Indirect Questions & Second Conditional

20.07.2017 |

Episode #7 of the course English grammar by Kasia Sielicka, PhD


Beep . . . beep . . . beep . . .

(That’s me phoning Susan. I’m too big of a coward to ask her personally, so I’ll propose to her on the phone!)

“Hello,” she says, picking up the phone. Her voice is so sweet . . . It reminds me of a beautiful summer day, with the clouds floating by, the birds chirping in the trees, the stream in the background . . .

“Hello?” she repeats, irritated.

“Oh, sorry. This is John. The guy from Edinburgh. Remember me?”

“Of course I remember you,” she says. She remembers me! Yes, yes, yes!

“Uh . . . listen . . . I’d like to ask you . . . ” Oh my, how do you say that?

“Yes?” she asks.

“I’d like to ask you . . . if the Shard really is the tallest building in London.” No, no, no, that is NOT what I wanted to ask!

“Of course it is,” she replies, surprised.

“Oh, good. But what I really wanted to know is . . . Do you know when it was built?” What am I saying???

“Well . . . ” She takes a break to think, apparently quite astonished—and I don’t blame her! “I have no idea, to be honest, but I can check that for you.”

“No, don’t bother,” I reply. “If I really wanted to know that, I’d check online.”

“So, why are you calling me?” she asks, now totally lost.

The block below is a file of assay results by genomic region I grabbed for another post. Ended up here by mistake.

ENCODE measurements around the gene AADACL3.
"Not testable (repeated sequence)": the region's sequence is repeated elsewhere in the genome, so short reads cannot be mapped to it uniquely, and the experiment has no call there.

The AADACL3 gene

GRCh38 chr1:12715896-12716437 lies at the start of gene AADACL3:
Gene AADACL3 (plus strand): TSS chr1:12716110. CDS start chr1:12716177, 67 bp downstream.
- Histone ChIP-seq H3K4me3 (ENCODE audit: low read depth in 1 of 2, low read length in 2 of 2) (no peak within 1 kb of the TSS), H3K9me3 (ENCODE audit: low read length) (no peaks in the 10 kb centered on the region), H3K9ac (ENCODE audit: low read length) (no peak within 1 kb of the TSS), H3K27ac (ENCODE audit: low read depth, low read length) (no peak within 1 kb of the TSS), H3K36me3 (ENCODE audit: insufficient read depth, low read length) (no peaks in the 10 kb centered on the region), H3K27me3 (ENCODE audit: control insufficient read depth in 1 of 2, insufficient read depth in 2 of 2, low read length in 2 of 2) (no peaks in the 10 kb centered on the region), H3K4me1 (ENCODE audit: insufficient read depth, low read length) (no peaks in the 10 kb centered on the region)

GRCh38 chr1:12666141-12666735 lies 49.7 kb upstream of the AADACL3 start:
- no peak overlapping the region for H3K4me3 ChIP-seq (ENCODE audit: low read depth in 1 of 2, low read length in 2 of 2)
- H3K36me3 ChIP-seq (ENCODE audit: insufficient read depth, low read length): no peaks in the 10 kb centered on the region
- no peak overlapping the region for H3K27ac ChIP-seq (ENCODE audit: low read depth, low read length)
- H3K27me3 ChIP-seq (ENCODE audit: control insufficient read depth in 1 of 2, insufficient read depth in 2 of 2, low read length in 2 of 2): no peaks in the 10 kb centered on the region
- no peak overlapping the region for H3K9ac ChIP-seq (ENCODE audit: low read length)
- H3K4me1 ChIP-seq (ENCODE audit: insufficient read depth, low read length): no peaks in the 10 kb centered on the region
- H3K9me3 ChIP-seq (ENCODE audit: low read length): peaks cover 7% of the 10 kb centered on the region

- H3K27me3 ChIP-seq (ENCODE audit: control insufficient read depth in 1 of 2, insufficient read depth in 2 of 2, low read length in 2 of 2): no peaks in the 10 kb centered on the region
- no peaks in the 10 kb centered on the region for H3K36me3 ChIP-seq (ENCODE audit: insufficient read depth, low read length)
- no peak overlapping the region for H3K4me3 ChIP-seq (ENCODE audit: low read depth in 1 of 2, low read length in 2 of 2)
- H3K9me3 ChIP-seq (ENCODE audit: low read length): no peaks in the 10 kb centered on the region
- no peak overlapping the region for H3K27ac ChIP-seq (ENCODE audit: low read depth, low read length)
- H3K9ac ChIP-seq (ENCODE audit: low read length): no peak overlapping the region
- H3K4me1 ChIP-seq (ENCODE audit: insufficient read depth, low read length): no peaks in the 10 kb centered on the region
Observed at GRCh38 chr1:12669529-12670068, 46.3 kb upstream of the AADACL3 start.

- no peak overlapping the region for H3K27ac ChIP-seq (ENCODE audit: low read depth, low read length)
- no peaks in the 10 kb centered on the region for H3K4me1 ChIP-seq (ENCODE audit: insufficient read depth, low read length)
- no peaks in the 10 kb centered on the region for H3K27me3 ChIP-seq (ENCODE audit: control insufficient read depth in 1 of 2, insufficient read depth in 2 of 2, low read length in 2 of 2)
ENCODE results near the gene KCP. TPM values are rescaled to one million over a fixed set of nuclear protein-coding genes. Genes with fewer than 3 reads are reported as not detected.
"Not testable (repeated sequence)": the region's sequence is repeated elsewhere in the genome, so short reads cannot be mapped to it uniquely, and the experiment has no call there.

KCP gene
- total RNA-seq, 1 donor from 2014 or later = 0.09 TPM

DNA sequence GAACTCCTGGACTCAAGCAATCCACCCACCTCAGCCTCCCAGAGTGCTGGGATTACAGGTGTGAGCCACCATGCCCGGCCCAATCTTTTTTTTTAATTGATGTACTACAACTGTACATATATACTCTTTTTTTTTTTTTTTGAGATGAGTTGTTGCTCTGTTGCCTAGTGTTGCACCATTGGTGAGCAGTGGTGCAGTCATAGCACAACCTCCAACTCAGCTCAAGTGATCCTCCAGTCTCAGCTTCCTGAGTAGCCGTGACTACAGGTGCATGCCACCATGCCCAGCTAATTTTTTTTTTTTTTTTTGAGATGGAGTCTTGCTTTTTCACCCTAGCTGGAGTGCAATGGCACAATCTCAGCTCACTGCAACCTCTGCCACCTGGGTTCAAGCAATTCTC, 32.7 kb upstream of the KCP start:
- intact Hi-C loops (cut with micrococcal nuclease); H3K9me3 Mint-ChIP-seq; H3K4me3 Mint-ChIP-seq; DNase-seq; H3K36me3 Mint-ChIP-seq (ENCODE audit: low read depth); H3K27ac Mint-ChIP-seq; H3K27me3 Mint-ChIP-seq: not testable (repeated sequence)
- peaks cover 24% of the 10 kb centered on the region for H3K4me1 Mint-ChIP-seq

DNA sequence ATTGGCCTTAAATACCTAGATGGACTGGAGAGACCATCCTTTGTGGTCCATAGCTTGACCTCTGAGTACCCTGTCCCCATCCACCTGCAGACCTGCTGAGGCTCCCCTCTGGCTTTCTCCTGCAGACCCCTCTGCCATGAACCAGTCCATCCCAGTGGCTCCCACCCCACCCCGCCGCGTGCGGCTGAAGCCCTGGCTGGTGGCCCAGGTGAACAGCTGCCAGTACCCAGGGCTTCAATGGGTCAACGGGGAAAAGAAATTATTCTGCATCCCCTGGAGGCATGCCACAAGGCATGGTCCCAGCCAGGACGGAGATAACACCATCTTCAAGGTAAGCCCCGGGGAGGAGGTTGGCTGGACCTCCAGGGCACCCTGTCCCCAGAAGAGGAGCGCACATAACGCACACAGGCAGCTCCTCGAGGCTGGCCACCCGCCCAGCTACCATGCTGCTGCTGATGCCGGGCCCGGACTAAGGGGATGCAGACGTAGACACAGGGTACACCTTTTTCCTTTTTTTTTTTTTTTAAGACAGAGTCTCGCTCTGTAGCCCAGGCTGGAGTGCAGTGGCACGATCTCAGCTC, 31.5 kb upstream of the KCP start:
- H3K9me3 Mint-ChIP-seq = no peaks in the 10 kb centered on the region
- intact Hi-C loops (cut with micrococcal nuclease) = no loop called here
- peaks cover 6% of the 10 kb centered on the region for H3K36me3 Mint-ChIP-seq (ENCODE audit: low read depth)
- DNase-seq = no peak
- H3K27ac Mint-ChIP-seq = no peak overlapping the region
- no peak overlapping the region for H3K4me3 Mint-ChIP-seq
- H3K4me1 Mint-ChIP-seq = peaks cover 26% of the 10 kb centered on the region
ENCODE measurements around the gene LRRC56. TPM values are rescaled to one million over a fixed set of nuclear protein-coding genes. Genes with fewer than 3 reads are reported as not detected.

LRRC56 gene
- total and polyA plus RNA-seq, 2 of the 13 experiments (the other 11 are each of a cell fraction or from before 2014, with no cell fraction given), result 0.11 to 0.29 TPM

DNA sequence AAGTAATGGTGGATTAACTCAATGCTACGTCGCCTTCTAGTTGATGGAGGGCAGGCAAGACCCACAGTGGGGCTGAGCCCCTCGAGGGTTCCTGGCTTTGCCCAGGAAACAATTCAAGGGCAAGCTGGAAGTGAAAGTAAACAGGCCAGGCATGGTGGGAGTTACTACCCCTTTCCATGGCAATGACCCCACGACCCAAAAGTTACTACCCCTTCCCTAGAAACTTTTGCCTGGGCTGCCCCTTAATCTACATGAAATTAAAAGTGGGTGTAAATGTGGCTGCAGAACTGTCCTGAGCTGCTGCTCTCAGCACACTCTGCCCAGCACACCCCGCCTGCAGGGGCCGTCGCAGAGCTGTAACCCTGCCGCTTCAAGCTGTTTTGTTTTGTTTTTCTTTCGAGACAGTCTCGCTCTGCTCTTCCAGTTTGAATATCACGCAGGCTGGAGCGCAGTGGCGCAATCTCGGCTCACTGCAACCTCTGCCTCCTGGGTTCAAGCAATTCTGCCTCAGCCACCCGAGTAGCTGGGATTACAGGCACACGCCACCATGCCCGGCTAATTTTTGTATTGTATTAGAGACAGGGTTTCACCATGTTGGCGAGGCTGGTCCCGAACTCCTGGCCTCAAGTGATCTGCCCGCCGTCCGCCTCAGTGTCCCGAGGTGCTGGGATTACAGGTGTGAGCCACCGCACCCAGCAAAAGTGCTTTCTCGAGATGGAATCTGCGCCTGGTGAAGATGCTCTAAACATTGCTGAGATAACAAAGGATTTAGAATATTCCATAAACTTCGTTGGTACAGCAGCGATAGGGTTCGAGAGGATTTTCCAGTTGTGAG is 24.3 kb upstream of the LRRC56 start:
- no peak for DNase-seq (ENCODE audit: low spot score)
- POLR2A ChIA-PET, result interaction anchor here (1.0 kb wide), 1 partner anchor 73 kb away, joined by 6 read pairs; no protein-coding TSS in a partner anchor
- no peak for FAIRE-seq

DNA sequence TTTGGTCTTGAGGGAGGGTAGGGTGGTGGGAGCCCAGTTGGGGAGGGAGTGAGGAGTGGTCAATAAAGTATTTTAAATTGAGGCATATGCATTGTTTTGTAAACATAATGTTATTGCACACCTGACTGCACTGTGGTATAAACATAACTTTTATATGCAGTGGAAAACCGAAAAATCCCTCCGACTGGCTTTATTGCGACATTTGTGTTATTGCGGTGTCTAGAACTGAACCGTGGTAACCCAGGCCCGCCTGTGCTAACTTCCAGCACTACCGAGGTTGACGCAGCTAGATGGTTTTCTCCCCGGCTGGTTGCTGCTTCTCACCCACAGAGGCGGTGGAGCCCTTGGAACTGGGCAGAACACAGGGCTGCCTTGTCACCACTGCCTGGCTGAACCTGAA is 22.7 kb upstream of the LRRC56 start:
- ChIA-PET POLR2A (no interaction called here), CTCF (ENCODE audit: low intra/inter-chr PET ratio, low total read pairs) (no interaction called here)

“Okay, I’ll just say it. Do you mind telling me what time it is?”


Indirect Questions

I’d like to ask you if the Shard really is the tallest building in London.

Do you know when it was built?

Do you mind telling me what time it is?

In these questions, John is very shy and wants to be very polite. So, he doesn’t simply ask, “Is the Shard really the tallest building?” “When was it built?” “What time is it?” Instead, he starts with special starters: ‘I’d like to ask you if,” “Do you know,” “Do you mind telling me,” and so on. Be careful! After these beginnings, the sentence looks like a normal sentence, not a question! So, use “the Shard is” and not “is the Shard.” Also, if you want to ask a yes/no question, you have to use “if.”

Sounds familiar? You’re right—this is like in reported speech, but the tenses don’t move back. More examples:

Do you mind me asking if you’re married?

I was wondering how much this costs.

Do you have any idea what time the train leaves?


Second Conditional

If I really wanted to know that, I’d check online.

This is an example of the Second Conditional. Grammar books will tell you that it’s about “unreal present and future”—that’s quite complicated! I like to think it’s about NOW. So, if John wanted to know now, he would check now.

In the “if” part, we have a past tense—usually Past Simple, sometimes Past Continuous. In the second part, we have “would” + verb. More examples:

If I were you, I would learn harder.

If I had a million dollars, I would travel around the world.

What would you do if you were rich?

Why did John chicken out? Why didn’t he ask Susan to marry him? You’ll find out tomorrow, so stay tuned! ;)


Recommended book

Write Right!: A Desktop Digest of Punctuation, Grammar, and Style by Jan Venolia


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